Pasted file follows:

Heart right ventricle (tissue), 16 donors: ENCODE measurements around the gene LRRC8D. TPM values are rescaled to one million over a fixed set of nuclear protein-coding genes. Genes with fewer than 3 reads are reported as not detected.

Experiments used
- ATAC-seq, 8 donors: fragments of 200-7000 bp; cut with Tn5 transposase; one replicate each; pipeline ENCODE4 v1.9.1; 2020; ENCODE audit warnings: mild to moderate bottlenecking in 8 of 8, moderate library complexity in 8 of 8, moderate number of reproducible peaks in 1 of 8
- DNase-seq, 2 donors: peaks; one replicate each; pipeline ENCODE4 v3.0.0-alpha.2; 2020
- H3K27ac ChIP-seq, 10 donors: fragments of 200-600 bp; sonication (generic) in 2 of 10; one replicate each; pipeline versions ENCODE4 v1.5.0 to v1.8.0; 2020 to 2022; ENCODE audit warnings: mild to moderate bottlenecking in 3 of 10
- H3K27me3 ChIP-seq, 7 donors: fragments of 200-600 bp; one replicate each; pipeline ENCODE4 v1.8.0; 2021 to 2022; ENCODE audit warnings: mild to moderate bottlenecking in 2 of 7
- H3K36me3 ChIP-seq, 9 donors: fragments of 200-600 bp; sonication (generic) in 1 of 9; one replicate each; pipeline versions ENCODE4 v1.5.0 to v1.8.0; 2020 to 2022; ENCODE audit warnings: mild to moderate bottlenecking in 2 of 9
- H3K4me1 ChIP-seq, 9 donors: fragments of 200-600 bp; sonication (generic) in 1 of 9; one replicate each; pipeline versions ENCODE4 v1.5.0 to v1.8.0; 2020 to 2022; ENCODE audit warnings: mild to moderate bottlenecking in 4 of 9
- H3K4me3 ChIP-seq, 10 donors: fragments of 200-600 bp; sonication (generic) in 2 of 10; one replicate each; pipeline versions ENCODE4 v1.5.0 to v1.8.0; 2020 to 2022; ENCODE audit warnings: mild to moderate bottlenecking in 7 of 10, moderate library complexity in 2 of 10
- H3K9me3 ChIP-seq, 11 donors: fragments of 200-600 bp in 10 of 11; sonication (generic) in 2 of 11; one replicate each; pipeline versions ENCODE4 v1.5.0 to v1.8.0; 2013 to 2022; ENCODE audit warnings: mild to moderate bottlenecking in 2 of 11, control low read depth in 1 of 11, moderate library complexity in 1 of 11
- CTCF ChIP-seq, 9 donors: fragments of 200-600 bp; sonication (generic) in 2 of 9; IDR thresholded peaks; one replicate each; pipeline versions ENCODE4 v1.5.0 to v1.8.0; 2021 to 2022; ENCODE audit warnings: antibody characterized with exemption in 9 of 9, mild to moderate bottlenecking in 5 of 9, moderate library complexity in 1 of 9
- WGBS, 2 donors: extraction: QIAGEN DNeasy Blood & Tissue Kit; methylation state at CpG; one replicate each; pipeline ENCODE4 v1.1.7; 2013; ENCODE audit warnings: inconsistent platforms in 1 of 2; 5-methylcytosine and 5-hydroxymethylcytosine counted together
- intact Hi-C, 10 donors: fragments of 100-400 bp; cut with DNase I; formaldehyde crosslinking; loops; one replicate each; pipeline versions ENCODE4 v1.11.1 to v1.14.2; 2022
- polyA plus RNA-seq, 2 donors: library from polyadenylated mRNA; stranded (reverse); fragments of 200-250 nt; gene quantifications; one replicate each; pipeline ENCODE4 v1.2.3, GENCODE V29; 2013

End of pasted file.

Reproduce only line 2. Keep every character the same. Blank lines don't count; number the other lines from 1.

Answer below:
Experiments used